Push Back on Elder Abuse with Good Estate Planning

dependent-dementia-woman-old-70578-300x225A Jamaica man was charged with tricking his 101-year-old neighbor into handing over the deed to his house last week. A trio of Maspeth thieves pleaded guilty to posing as grandchildren and even recruiting kids to rob senior citizens’ homes in July. In Flushing, a man allegedly begged an elderly victim to wire him $41,000 to post non-existent bail in the Dominican Republic. These are just three out of many elder abuse cases that have made their way to the Queens (New York) County Criminal Court in recent weeks, reports the Queens Daily Eagle in its article “Nuanced Directives, Power of Attorney Can Stem Elder Abuse.” These cases of elder abuse, fraud, and predation are reflective of a far larger problem.

As this borough of New York ages, the instances of predatory behavior and outright scams are getting worse. Predators often start out as well-intentioned caregivers.  However, they then start to take advantage of the senior under their care. They may start as someone who comes every day to check on the senior, helping with bills and then they see the senior’s assets. Sometimes they begin thinking they are entitled to some or all the senior’s assets.

Other types of abuse include stealing deeds to homes, when younger people establish seemingly caring relationships with elderly people, marrying them and then stealing their money while isolating the victims from their families. This is sometimes called “granny-napping,” where the caregiver manipulates the senior and turns them against other loved ones or former caregivers.

Cases like this turn to heartbreak for genuine, caring family members. The abuser poisons their loving relationship with a parent or grandparents.

One way to stem this abuse, is to ensure that older adults have advanced directives before something occurs. The estate planning or elder law attorney can tailor the document, so the person does not forfeit their rights or property, while putting legal protection in place.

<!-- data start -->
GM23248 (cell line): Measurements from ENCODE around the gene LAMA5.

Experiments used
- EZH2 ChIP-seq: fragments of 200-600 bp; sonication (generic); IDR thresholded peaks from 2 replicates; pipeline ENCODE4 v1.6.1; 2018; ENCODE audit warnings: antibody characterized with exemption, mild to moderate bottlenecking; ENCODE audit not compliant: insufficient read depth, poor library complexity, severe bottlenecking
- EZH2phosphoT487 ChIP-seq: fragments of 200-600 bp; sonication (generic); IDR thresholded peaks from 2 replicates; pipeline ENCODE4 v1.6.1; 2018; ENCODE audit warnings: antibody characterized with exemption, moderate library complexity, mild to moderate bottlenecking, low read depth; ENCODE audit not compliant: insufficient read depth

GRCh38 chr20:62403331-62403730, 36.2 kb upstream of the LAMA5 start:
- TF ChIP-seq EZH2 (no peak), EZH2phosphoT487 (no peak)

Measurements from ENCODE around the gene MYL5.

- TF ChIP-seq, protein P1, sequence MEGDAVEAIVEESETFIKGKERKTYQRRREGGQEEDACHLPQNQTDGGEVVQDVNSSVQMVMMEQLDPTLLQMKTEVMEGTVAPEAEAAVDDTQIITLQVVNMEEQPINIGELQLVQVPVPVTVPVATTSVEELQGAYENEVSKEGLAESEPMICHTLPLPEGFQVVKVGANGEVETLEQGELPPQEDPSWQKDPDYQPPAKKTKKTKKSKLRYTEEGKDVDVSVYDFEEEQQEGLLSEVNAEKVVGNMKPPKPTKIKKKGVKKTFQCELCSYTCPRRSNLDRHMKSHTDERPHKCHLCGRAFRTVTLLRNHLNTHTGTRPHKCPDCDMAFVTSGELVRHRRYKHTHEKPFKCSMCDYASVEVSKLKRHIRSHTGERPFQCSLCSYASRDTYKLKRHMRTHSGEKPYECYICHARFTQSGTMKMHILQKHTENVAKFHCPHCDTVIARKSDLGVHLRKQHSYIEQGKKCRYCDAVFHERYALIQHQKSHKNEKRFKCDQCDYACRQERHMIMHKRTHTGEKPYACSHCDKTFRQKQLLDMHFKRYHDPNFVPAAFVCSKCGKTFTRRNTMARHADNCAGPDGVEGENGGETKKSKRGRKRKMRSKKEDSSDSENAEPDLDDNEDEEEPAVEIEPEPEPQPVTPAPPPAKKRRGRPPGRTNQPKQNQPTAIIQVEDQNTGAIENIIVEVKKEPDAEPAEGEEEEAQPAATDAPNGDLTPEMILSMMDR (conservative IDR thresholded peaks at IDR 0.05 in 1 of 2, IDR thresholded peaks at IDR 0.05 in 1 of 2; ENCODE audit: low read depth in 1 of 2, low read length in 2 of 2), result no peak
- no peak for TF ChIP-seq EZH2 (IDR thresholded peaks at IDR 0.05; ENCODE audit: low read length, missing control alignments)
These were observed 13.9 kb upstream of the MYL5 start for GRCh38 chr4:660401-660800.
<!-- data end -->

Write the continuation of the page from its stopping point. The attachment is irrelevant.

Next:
What needs to be understood is this: the person who signs the document and becomes a senior’s representative has a fiduciary duty to act in the best interest of the person. If they breach that duty, there are legal consequences.

Bar associations work with attorneys across the country to help them in identifying and stopping elder abuse. The attorneys work with people in the healthcare field and in real estate, two areas where elder abuse occurs.

When an attorney suspects that elder abuse is taking place, the attorney has an option not to represent the agent and refer a case for guardianship on the grounds that the adult is being abused.

In markets where real estate values have skyrocketed, another real estate scam is for property hunters to go to Surrogate’s Court and find out who has died and who has inherited their estate. They approach heirs they deem to be financially or emotionally vulnerable and coax them into selling their property, usually for far below market value.

Putting an estate plan in place, can protect seniors from elder abuse. Speak with an estate planning attorney, to make sure that you or your loved ones are prepared for these scenarios.


Reference: Queens Daily Eagle (Aug. 8, 2018) “Nuanced Directives, Power of Attorney Can Stem Elder Abuse”

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